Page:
My #4 Stanley Bailey Plane Builds Up Static

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This topic contains 52 replies, has 10 voices, and was last updated by  Gary Mercer 4 months, 1 week ago.

Viewing 15 posts - 31 through 45 (of 53 total)
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  • #555184

    Keith Walton
    Participant

    what an odd funny topic haha

    #555185

    Gary Mercer
    Participant

    My preference in wood is oak, which I am not wasting on my testing. It also does the same thing with oak. This seems to be a topic that in my over 50 years of woodworking, I have never seen happen, but it clings especially bad when I produce the wispy thin shavings. I just want to find a solution.

    I have tuned my #3, #4 and #5 planes…Frog, lever cap, iron, and chip breaker, sole, to perfection. They plane flawlessly. I use the rag in a can lubricating all the parts using 3 in one oil. The rag in the can is a rolled cotton sock.

    This static problem has gone on for quite some time, and thinking back I don’t remember years ago having this occur back when I was just a hack at sharpening and could never get the extremely honed and stropped edge I get now…but I’ll never go back to the unrefined cutting edge. I have even contacted Paul, and he has never had that problem.

    #555186

    Craig
    Participant
    #555188

    Jim Thornton
    Participant

    Have you tried planing without using the oil in a can?
    Have you tried planing outside the house?
    Have you taken your planes to someones house and see if the problem exists?
    Have you tried planing at someone else house with their planes?
    Have you tried planing at your house with their planes……not using your oil in a can?
    Are you using the same brand of tomato can as Paul? OK that’s just an attempt at a little humor.

    Just thinking out loud. You may have tried all this already. As with most things like this…….the cause will be pretty obvious once you know what it is.

    Jim

    If you can't afford to do big things...........do small things in a big way!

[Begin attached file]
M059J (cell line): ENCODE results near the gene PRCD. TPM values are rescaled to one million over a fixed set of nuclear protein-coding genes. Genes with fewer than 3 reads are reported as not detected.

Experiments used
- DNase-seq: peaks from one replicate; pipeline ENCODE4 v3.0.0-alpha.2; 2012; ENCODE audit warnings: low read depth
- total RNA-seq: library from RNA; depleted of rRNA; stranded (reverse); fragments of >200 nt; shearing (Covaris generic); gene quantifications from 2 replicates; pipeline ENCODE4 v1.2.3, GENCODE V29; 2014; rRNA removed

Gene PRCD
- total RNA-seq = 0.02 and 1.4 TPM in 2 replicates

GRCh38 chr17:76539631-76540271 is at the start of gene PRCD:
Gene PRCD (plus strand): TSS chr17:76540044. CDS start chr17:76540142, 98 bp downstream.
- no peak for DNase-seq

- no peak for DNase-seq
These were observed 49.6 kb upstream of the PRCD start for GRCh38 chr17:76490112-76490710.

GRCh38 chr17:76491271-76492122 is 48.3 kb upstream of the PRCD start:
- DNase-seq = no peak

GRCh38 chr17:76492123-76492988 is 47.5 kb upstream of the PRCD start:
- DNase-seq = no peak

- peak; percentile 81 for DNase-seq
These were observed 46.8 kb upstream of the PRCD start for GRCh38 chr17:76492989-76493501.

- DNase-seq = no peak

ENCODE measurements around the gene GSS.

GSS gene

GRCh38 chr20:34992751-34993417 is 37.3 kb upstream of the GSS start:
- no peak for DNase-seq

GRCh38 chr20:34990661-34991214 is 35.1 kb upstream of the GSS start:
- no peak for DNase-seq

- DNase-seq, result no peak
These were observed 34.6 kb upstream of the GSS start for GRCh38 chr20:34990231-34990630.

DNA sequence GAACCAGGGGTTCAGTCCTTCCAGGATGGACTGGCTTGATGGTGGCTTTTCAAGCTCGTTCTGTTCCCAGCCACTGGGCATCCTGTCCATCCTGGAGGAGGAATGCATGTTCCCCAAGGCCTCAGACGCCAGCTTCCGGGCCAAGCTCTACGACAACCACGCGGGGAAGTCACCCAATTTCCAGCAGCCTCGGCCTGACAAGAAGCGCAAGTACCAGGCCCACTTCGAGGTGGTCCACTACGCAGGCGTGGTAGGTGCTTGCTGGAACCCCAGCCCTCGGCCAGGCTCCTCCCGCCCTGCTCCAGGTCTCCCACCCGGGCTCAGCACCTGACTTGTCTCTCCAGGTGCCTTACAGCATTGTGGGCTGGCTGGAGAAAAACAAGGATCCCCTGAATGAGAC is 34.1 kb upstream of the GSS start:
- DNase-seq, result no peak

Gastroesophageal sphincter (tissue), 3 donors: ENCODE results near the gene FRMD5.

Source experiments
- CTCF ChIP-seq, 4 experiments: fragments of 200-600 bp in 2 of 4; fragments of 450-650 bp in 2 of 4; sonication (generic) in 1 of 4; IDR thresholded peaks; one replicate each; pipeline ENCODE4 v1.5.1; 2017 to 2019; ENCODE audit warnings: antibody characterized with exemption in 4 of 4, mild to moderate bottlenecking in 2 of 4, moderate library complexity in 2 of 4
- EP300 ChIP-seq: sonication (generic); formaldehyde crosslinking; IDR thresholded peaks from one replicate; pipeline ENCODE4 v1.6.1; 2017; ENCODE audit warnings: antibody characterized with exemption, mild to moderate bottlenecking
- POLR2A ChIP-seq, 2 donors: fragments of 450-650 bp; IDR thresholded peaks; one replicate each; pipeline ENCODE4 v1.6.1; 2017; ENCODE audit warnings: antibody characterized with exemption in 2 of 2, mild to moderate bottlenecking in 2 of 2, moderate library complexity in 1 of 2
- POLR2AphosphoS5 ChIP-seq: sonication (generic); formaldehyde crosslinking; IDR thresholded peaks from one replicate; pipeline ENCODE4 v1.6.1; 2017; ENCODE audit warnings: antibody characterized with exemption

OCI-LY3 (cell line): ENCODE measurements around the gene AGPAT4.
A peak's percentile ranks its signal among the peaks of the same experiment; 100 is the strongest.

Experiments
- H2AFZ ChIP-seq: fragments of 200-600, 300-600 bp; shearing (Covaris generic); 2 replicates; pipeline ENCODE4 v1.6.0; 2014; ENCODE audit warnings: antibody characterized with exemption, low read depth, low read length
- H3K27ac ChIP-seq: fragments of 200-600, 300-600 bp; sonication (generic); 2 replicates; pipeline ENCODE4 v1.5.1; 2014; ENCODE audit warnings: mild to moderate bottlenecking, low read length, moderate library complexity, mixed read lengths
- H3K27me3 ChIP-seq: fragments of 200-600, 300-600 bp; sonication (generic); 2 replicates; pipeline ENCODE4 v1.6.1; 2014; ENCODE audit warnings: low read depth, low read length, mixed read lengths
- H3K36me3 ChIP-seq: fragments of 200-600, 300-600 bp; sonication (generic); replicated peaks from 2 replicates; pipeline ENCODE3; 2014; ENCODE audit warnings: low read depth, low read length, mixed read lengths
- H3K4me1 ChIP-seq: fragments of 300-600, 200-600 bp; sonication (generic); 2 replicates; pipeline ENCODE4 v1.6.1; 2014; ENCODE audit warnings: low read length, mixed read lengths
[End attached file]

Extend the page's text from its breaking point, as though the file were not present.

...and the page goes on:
#555218

    Gary Mercer
    Participant

    [quote quote=555186]https://en.m.wikipedia.org/wiki/Electrostatics[/quote]

    I am sure the answer may be in here somewhere?

    #555219

    Gary Mercer
    Participant

    [quote quote=555188]Have you tried planing without using the oil in a can?

    Have you tried planing outside the house?

    Have you taken your planes to someones house and see if the problem exists?

    Have you tried planing at someone else house with their planes?

    Have you tried planing at your house with their planes……not using your oil in a can?

    Are you using the same brand of tomato can as Paul? OK that’s just an attempt at a little humor.

    Just thinking out loud. You may have tried all this already. As with most things like this…….the cause will be pretty obvious once you know what it is.

    Jim[/quote]

    Jim, Since I am the only one I know personally doing woodworking, using someone else’s plane is out. I may try removing all the oil from one of my planes using alcohol, but I don’t think that is the problem since Paul Sellers indicated he has never had this problem. On another note I don’t slather the oil onto the plane constantly, I use it sparingly, and occasionally. My oil can is a mushroom can with a Hanes tube sock inserted.

    I will try planning outside another day, but right now it’s 11f degrees outside.

    My son will be visiting tomorrow…I may have him do some planning, just to see if it occurs when he planes wood.

    Another thought I have that I may try…I have a wallpaper steamer, and I may try to up the moisture content throughout my shop by running it. My concern is…my shop is small (13’x 19′) and crammed with all my tools…and I don’t want the condensation to cause rust. I may hold out as a last effort.